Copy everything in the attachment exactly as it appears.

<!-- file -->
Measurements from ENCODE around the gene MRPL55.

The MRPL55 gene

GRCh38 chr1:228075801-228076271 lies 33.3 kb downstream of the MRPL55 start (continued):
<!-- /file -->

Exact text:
Measurements from ENCODE around the gene MRPL55.

The MRPL55 gene

GRCh38 chr1:228075801-228076271 lies 33.3 kb downstream of the MRPL55 start (continued):